Planning Commission approves of changes to city sign ordinance
Carson City businesses could soon be able to legally have costumed characters advertising a weekend sale outside car lots or gift shops, or paint bigger signs in their windows for the holidays.
Planning commissioners agreed with a series of changes to the city sign code Wednesday, giving the go-ahead for the changes to reach the Board of Supervisors for final approval.
After listening for several months to concerns and recommendations from the business community, sign companies, city and state officials, a sign committee drafted the modifications and additions to the sign ordinance.
Some of the changes include allowing such activities as people dressed in gorilla or hot-dog suits to attract customers for a three-day event once a month. This type of advertising has been prohibited, but the rule was not easily enforced.
Proposed changes in the rules would also include people holding signs in advertisement. The two activities would, however, have to remain on the business property and not in the public right-of-way.
Though colorful, they weren’t the only changes businesses said they would like to see, said Lee Plemel, a senior planner for the city’s Planning and Community Development Department.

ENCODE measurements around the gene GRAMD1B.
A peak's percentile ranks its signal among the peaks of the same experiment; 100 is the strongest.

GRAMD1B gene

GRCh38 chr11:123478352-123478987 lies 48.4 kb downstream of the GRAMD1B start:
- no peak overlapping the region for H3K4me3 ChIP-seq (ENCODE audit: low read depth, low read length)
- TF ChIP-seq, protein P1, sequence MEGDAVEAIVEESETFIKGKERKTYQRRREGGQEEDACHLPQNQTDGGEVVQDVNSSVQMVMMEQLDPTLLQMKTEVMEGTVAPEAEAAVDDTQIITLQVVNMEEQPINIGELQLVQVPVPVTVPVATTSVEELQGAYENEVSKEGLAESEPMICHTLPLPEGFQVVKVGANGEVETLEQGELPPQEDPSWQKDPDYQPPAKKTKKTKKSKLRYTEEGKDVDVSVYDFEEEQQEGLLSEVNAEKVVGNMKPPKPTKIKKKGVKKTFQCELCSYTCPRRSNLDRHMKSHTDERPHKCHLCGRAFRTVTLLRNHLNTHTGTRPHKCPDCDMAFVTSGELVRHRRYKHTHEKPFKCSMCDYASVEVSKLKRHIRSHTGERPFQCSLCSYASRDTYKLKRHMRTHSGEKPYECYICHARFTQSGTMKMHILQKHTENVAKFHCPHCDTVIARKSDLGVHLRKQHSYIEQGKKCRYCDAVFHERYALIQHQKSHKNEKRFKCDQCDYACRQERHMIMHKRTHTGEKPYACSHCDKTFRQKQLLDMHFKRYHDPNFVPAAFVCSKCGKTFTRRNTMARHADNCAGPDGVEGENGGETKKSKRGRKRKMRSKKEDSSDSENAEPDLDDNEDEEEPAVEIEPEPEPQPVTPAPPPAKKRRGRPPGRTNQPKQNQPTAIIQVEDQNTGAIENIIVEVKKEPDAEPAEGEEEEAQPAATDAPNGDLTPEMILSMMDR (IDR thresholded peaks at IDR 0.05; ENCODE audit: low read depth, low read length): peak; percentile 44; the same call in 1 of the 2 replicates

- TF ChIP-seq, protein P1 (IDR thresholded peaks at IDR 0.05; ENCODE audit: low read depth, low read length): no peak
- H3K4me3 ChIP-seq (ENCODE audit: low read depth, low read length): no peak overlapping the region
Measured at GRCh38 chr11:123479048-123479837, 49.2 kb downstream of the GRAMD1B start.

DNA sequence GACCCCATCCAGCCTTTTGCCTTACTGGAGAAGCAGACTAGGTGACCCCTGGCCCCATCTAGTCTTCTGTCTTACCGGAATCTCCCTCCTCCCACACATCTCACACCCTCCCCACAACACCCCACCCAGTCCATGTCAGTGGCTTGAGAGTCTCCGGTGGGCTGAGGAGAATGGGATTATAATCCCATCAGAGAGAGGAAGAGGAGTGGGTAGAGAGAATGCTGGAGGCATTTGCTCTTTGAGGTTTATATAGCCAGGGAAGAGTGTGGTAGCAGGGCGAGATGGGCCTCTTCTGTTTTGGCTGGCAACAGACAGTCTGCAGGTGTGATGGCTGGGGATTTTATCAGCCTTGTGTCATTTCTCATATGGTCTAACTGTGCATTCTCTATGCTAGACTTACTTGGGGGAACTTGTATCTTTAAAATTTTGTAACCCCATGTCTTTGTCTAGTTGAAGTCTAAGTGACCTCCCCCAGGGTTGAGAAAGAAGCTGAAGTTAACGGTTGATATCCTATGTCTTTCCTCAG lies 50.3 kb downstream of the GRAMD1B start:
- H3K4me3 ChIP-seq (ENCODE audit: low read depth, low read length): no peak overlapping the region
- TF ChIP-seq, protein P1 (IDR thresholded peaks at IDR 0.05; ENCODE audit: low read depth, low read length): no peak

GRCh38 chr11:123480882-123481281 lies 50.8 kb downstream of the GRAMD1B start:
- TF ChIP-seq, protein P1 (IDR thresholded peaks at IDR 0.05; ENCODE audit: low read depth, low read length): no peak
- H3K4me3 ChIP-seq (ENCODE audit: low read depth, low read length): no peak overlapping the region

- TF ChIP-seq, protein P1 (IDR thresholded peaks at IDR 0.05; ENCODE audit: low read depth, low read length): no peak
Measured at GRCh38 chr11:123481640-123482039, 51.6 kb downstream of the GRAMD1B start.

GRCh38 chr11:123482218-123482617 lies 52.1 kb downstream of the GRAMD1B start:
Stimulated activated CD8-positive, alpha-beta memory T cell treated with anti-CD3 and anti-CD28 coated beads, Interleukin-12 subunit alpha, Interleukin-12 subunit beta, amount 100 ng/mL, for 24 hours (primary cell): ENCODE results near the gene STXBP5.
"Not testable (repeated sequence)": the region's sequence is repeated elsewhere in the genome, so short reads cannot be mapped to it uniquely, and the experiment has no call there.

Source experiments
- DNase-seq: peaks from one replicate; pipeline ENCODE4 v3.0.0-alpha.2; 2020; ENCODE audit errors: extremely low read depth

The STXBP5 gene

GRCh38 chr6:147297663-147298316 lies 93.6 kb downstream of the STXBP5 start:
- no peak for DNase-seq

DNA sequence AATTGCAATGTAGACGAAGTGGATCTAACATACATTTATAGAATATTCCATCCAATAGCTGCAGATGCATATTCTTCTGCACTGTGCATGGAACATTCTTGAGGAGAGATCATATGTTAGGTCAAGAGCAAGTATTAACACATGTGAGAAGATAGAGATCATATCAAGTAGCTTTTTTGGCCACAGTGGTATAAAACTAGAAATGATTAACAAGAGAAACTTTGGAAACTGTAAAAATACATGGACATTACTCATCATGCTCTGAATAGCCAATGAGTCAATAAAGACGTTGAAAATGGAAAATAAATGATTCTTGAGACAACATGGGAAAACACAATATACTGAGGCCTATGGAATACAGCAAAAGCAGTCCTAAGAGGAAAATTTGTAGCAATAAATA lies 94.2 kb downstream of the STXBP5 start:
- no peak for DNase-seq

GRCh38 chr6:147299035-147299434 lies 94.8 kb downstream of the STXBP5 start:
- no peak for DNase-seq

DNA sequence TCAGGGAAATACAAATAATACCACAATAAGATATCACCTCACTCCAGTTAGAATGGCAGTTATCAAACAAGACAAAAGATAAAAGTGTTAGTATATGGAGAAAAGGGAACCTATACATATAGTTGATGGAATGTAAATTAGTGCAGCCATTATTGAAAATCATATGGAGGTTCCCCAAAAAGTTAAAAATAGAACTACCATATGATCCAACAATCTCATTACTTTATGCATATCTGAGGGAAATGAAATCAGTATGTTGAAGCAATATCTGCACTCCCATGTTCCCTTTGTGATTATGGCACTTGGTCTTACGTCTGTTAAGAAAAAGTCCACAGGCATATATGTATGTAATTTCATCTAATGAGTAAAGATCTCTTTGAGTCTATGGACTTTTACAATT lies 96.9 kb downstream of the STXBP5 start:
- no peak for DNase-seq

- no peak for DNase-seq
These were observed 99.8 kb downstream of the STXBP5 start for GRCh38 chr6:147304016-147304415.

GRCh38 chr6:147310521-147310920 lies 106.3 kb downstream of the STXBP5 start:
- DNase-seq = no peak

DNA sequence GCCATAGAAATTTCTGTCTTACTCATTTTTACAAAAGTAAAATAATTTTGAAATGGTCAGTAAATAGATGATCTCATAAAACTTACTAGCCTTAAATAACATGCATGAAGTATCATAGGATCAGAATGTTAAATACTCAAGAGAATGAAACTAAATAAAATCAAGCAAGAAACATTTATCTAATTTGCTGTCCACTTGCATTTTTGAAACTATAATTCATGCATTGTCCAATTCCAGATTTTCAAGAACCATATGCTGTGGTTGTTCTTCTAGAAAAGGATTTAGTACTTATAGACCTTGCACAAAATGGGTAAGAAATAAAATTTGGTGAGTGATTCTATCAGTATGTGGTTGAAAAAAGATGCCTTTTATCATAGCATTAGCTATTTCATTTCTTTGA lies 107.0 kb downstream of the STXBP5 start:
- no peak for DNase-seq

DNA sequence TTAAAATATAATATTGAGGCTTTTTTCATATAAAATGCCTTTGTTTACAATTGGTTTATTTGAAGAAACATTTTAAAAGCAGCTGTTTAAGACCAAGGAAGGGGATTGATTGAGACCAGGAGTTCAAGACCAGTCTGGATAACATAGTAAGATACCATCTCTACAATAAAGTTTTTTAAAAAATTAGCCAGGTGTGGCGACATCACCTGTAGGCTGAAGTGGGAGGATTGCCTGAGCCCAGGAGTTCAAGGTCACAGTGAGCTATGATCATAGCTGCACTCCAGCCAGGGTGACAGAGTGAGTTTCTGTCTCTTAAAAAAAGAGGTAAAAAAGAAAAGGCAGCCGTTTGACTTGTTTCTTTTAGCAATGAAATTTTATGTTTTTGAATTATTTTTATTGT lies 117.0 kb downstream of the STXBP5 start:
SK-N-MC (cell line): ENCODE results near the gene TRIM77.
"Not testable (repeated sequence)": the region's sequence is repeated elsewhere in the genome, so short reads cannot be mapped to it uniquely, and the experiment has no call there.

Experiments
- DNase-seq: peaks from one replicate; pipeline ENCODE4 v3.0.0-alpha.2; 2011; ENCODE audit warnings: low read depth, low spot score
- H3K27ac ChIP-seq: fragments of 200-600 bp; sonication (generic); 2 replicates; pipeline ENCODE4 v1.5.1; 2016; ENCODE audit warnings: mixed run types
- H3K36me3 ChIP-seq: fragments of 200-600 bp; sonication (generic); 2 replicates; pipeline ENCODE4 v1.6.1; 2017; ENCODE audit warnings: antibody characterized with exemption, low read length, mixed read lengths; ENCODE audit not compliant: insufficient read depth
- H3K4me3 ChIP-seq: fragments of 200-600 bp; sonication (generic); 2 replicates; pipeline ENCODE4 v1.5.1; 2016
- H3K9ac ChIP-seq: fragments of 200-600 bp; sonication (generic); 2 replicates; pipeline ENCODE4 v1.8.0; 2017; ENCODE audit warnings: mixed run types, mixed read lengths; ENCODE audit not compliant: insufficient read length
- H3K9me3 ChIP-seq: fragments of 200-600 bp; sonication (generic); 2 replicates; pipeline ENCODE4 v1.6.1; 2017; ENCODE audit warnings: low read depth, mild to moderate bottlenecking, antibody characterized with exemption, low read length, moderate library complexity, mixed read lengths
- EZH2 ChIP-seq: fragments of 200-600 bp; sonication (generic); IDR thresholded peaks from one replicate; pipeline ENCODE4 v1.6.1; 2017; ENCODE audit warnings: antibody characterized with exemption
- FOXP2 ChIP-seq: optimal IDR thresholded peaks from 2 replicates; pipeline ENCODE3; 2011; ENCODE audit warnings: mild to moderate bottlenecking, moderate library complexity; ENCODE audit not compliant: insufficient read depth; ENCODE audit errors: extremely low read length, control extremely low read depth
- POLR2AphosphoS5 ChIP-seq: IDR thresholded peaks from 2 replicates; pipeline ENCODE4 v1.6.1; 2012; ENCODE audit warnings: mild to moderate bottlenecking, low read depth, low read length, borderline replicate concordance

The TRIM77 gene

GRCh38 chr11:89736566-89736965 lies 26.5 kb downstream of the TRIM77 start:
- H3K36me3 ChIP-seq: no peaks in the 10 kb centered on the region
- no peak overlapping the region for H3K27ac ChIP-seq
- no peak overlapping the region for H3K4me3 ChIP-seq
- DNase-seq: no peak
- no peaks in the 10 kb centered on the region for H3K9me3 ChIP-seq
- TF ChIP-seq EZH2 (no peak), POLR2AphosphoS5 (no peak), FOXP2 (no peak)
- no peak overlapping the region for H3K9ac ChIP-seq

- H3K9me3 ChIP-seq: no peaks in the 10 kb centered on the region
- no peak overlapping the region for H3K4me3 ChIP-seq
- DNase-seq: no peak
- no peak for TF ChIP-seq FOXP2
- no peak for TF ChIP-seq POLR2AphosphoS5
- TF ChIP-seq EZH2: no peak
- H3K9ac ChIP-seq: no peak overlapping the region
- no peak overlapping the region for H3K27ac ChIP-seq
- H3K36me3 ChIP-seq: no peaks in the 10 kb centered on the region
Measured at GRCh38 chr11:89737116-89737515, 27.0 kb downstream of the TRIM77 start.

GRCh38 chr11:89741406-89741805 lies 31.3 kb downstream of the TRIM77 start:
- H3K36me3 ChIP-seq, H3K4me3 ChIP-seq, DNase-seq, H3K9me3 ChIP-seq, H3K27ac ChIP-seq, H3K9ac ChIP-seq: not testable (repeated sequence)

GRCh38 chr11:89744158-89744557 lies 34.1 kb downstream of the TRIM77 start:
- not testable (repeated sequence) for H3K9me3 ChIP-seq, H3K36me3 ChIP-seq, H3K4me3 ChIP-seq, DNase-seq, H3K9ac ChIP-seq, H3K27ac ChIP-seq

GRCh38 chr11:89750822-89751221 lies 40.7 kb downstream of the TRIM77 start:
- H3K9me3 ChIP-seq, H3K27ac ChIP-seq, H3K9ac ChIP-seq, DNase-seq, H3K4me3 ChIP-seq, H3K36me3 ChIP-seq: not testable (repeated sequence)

“The intent of the committee was not centered around dancing hot dogs, despite various articles to that affect,” Plemel said. “Some businesses felt that, well, sometimes people have sidewalk sales or outdoor special events over the weekend. Why can’t somebody hold a sign on the property or wear a gorilla suit and wave at people going by?”
Another issue raised by business owners was the limit on size of signs. Planning commissioners decided to propose changing the ordinance to allow structures larger than 50,000 square feet to apply for a special use permit to install signs larger than currently allowed. Signs are only permitted to be 300 square feet in size at most.
“We’ll have some guidelines prepared for that,” said Planning and Community Development Director Walt Sullivan. “We’ll adhere to the guidelines on an individual, case-by-case basis.”
Temporary painted signs on windows, like those painted on during holidays, may be permitted to be larger than the 25 percent coverage now allowed if changes are approved by supervisors.